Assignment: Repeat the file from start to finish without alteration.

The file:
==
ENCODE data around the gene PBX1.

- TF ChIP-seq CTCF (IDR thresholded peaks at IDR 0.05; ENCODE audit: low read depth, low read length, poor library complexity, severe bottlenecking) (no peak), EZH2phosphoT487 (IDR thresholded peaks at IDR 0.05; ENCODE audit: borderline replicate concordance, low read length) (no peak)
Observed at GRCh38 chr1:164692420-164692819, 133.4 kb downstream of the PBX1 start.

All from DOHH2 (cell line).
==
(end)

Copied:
ENCODE data around the gene PBX1.

- TF ChIP-seq CTCF (IDR thresholded peaks at IDR 0.05; ENCODE audit: low read depth, low read length, poor library complexity, severe bottlenecking) (no peak), EZH2phosphoT487 (IDR thresholded peaks at IDR 0.05; ENCODE audit: borderline replicate concordance, low read length) (no peak)
Observed at GRCh38 chr1:164692420-164692819, 133.4 kb downstream of the PBX1 start.

All from DOHH2 (cell line).